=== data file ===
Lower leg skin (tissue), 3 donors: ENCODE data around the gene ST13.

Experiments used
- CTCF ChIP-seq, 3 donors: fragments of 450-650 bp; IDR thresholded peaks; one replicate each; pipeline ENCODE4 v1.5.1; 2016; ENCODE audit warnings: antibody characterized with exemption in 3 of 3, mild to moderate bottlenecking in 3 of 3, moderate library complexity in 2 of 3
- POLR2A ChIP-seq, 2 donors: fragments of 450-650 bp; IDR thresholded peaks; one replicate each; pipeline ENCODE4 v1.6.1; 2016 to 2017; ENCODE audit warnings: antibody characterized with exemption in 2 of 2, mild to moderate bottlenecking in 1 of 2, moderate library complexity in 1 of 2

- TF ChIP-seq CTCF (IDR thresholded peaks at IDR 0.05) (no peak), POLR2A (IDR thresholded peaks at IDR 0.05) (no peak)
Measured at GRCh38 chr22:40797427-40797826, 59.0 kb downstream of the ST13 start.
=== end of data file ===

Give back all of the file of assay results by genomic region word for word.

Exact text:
Lower leg skin (tissue), 3 donors: ENCODE data around the gene ST13.

Experiments used
- CTCF ChIP-seq, 3 donors: fragments of 450-650 bp; IDR thresholded peaks; one replicate each; pipeline ENCODE4 v1.5.1; 2016; ENCODE audit warnings: antibody characterized with exemption in 3 of 3, mild to moderate bottlenecking in 3 of 3, moderate library complexity in 2 of 3
- POLR2A ChIP-seq, 2 donors: fragments of 450-650 bp; IDR thresholded peaks; one replicate each; pipeline ENCODE4 v1.6.1; 2016 to 2017; ENCODE audit warnings: antibody characterized with exemption in 2 of 2, mild to moderate bottlenecking in 1 of 2, moderate library complexity in 1 of 2

- TF ChIP-seq CTCF (IDR thresholded peaks at IDR 0.05) (no peak), POLR2A (IDR thresholded peaks at IDR 0.05) (no peak)
Measured at GRCh38 chr22:40797427-40797826, 59.0 kb downstream of the ST13 start.